… as investors confident over nation’s political stability
Despite the uncertainty which characterised the keenly contested general elections and the uneasy calm trailing its aftermath, the Ghana Stock Exchange (GSE) has not reacted adversely but has, as a matter of fact, recorded some marginal gains, the B&FT can confirm.
On Tuesday, the first trading session of the week, the stock market recorded gains with the Ghana Stock Exchange Composite Index (GSE-CI), which measures the movement of all listed equities, appreciating by 1.54% day-on-day (d/d), consequently reducing its Year-to-Date (YTD) loss to 18.11%.
The Databank DSI-20 Index, which is a measure of the 20 most liquid socks on the GSE, also gained 1.21% d/d, climbing up to 80.13 points. Furthermore, a total of 2.8 million shares were traded across six counters representing a gross turnover of GH¢2.6 million. There were three price movers, all gainers, observed in the session with EGH emerging as the top gainer for the day followed by TOTAL and MTNGH.
On the second day of trading, the market exhibited measured buoyancy, as there were block trades in Guinness Ghana Breweries Ltd. (GGBL) of 2.3 million shares, valued at GH¢2.04 million, accounting for approximately 93% of the day’s trade volumes. The bourse’s primary Index, the GSE-CI as well as share prices across the board remained unchanged d/d.
Speaking on the development to the B&FT, Head of Research at Databank, Alex Boahen stated that there was nothing amiss about the reaction of the market to the current political climate.
According to him, the stability witnessed on the market over the course of the final quarter of the year, coupled with Ghana’s enviable track record of holding comparatively free and fair elections must be taken into consideration and he expressed anticipation that a smooth outcome of the polls will reinforce investor confidence.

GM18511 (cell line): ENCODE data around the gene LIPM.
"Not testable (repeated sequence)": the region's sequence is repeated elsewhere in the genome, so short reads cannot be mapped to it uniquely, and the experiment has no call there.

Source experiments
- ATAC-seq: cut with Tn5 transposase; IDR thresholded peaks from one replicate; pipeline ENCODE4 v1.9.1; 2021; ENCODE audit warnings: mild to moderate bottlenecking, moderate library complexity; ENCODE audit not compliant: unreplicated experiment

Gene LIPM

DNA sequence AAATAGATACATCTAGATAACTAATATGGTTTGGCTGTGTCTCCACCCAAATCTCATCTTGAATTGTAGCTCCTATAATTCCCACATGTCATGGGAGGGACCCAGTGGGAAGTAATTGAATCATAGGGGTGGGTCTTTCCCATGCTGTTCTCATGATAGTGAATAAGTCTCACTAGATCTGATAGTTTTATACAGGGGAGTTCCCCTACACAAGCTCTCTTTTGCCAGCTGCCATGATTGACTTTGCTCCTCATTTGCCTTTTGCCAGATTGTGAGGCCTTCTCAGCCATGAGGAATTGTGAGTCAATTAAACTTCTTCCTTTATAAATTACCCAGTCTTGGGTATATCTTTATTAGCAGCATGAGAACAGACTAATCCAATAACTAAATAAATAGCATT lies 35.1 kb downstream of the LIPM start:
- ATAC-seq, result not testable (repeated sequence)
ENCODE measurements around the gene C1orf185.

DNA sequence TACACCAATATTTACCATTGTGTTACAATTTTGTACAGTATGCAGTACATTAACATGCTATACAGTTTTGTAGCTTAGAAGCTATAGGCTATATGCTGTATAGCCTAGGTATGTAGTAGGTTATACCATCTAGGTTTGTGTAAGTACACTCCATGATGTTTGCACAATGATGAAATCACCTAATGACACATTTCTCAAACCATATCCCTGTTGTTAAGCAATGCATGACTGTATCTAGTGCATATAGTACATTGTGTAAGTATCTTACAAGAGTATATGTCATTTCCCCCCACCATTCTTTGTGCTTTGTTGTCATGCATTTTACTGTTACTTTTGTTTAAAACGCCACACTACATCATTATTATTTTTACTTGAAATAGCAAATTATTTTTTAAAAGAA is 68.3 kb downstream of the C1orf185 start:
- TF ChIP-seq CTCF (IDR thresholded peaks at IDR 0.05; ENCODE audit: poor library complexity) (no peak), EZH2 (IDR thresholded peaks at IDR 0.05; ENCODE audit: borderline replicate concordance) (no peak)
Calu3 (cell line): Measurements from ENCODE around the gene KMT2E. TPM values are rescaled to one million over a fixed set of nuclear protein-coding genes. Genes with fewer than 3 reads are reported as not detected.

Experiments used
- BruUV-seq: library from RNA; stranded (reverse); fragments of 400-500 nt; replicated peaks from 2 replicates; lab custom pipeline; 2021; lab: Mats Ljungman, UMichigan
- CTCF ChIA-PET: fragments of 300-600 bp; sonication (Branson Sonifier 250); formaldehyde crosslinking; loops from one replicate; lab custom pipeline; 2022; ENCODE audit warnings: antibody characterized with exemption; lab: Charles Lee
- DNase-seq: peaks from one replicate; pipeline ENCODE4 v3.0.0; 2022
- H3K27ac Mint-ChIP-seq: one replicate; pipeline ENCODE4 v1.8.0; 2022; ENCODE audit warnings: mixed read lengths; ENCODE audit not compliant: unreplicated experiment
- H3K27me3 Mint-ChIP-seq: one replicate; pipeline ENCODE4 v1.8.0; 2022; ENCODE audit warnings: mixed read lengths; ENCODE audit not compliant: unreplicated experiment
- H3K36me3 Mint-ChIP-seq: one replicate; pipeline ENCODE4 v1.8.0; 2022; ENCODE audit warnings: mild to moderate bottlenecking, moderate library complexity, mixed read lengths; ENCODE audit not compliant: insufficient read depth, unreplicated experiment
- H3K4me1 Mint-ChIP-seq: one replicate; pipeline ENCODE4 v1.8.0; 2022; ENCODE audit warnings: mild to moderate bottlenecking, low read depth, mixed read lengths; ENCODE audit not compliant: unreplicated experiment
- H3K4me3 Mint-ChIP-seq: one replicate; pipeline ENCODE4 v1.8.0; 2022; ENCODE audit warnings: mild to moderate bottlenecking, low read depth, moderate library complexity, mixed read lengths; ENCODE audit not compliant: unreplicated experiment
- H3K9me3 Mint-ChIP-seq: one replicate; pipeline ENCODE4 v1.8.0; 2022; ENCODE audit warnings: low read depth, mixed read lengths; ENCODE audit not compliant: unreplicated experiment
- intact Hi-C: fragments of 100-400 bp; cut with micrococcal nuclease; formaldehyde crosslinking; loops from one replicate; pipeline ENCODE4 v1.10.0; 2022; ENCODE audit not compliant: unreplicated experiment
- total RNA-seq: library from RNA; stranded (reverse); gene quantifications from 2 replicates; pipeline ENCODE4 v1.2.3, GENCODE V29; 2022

This, he noted, will then be reflected on the volume, value and prices of stocks traded on the market and set the tone for a positive outlook for the coming year.
“We must remember that this year has been affected largely by the coronavirus, which saw investors, particularly foreign investors exist the market and fly to ‘safety’. This wasn’t peculiar to Ghana, though, but was a feature of many emerging markets in Africa and Asia.
The general notion is that Ghana will have a smooth election without any significant disruption to economic activities; this has ensured that the market participants have not reacted frantically, one way or another and we expect that post-election optimism will push market activity positively,” he said.
He also called for circumspection when speaking about the efficiency of the local market with respect to the degree to which available information is reflected in stock valuation. He argued that it is a feature of a still developing market and agrees with operators of the bourse that the low Price-to-Earning (P/E) and Price-to-Book (P/B) ratios of many stocks will make the market very appealing to investors.
Also speaking to the paper, Investment Analyst at Nimed Capital, Joshua Adagbe echoed sentiments expressed by Mr. Boahen, as he noted that barring any significant unrests he expects a stable market for the rest of the year. He however predicted a marginal surge in market activity at the close of the year as Fund Managers rush to meet their Equity quotas for the year.
The post Stock market inch up amidst elections’ uneasy calm appeared first on The Business & Financial Times.
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